The Ecology of Uber
Uber’s Current Position in the Ride-Sharing Industry
Within the wider transportation industry, Uber has established itself as the trigger to a ride-sharing revolution (Watanabe, Naveed, Neittaanmaki, 2014). Uber still retains its significance in the ride-sharing industry, despite increased industry competition (IBISWorld, 2018). Although Uber’s most direct competitors would be other ride-sharing services and taxis, they still face external competition from public transportation (Wallsten, 2015).
In Australia, internal industry competition is intense, with other companies such as Lyft and new entrants such as Taxify, DiDi and Ola. These new entrants have had to use heavy discounts on their prices in order to compete and gain a foothold (IBISWorld, 2018).
Both drivers and riders are consumers of Uber, as it acts as a platform to connect the two. Drivers use Uber as a platform to earn money, while riders use it for on-demand transportation service.
Due to the business model of Uber, the main suppliers can be identified as the drivers. The drivers offer their otherwise unused vehicles into on-demand taxis. Other companies such as payment services (e.g. Visa) provide support in the automatic payment system.
In terms of regulations, a number of communities, governments and organisations influence how Uber is regulated. For example, in Australia, the ATO ruled that the drivers needed an ABN and be registered to pay GST. This move prompted Uber to file suit against the ATO, arguing that it “unfairly targets Uber’s driver-partners”.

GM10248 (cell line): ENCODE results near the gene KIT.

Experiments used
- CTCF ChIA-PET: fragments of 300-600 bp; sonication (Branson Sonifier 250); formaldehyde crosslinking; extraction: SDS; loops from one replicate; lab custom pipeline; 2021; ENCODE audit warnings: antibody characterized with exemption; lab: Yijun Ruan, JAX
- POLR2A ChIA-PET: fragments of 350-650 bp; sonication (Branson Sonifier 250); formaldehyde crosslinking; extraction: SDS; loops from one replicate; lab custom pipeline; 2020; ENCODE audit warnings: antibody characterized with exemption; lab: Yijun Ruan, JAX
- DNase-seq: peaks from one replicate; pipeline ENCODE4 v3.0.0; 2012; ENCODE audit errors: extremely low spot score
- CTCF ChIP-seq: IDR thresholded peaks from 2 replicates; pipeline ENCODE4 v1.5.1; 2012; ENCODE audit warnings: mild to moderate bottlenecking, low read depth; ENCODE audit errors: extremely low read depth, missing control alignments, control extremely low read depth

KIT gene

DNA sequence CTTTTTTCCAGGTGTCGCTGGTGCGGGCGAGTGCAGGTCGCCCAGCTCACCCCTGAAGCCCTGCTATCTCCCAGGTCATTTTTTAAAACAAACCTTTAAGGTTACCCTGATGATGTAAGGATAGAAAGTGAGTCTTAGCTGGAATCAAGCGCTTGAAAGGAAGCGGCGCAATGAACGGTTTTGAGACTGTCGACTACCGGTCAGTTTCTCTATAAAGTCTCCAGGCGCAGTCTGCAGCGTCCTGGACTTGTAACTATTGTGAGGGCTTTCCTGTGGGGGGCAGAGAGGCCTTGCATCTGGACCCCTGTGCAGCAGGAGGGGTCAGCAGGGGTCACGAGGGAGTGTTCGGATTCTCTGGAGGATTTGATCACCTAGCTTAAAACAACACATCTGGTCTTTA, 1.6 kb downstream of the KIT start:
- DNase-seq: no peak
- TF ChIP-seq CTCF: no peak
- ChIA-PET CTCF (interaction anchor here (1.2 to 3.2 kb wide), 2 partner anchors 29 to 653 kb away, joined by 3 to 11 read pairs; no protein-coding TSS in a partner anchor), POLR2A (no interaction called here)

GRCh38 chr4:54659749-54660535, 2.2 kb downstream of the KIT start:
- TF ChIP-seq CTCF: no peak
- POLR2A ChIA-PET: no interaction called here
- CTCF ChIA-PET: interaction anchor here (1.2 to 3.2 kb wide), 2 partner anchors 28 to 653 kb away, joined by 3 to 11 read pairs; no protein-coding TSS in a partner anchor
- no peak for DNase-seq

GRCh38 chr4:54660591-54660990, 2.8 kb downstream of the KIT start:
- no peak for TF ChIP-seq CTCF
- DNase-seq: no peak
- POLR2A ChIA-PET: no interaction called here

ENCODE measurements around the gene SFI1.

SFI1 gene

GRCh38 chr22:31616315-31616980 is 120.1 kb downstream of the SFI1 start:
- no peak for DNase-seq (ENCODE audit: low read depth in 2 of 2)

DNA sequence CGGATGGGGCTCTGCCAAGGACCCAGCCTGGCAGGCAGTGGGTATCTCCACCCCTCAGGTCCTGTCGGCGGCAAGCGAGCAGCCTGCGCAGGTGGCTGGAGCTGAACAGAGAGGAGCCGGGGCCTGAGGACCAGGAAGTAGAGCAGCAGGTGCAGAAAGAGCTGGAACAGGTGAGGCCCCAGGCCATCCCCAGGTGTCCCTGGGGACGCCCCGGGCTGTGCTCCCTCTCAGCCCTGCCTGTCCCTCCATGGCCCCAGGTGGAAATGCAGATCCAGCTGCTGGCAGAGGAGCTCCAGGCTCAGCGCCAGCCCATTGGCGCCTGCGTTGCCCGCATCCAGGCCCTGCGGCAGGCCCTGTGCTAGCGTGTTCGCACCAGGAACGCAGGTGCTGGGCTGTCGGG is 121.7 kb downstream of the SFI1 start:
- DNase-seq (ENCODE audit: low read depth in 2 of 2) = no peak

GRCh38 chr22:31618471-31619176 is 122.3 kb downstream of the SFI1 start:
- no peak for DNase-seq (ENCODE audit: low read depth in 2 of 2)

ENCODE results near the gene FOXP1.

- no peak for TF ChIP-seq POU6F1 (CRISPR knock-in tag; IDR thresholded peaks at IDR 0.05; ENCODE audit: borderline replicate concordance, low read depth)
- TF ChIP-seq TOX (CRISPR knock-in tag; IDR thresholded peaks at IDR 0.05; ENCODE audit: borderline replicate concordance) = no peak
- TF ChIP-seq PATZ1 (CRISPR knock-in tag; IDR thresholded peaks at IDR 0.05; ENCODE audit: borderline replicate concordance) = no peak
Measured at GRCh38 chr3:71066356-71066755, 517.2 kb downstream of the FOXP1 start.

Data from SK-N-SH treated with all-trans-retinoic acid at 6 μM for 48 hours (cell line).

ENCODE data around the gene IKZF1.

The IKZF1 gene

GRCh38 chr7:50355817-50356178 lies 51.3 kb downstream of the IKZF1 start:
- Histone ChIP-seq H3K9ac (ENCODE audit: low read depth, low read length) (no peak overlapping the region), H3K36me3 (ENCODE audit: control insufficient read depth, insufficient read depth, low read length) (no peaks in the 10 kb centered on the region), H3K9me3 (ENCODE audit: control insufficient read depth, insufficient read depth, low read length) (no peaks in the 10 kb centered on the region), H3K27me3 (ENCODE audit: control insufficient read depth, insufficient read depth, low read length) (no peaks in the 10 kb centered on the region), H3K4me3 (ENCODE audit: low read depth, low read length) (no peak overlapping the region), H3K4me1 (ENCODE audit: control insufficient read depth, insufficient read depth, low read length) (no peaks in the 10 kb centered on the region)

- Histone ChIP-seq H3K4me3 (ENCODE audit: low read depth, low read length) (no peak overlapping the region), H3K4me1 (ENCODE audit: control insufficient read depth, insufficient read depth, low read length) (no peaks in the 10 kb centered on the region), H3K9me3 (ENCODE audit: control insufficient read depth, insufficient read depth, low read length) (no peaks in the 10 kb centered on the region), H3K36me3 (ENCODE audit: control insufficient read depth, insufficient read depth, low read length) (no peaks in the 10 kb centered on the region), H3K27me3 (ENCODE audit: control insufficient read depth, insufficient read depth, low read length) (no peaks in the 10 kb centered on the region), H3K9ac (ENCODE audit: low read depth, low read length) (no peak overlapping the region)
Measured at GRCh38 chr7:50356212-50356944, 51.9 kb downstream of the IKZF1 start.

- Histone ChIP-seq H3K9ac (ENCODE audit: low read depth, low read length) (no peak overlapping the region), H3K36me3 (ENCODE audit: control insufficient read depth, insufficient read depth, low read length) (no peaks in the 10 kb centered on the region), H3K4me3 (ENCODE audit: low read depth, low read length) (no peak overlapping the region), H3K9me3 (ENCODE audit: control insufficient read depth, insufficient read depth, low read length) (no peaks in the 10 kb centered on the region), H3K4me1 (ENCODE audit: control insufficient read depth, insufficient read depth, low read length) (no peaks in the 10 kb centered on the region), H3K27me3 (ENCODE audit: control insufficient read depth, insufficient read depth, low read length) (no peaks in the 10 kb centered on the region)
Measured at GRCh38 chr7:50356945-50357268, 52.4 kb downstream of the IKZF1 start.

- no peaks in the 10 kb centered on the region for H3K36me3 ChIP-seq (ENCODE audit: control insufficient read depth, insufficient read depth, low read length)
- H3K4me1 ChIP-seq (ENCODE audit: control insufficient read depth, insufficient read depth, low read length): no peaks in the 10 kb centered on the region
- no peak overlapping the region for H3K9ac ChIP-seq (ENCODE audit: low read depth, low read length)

Transport for New South Wales made it clear that ride-sharing services “must be provided in a licensed taxi or hire car, by an appropriately accredited driver, authorised by Roads and Maritime Services (RMS)”.
State governments across Australia also made decisions regarding the legalisation of Uber. The taxi industry, as briefly mentioned in the sections above, has also made moves in an attempt to increase regulations around ride-sharing apps like Uber.
Here is a diagram that shows the relationships between all the groups in Uber’s ecology:
Uber: Is it Creative Destruction or Entrepreneurial Alertness?
“Uber is the archetype of digital disruption. It has completely changed the face of the transportation industry, specifically the taxi hire business” (Burns 2016).
Although this quote suggests Uber is a clear case of creative destruction, the transformative effect of Uber is not as definitive (Schneider, 2017).
Creative destruction can be defined as an innovation that changes all the market processes when introduced. All agents that don’t embrace this innovation are eventually eliminated (Schumpeter, 1942).
Uber as a Disruptive Innovation
A study conducted by Wallsten (2015), in New York and Chicago, has shown that the growing popularity of Uber is associated with the decrease in passenger complaints about taxis. In Chicago, there was a decline in specific complaints about taxis, e.g. air conditioning, broken card machines, driver manners and talking on mobile phones.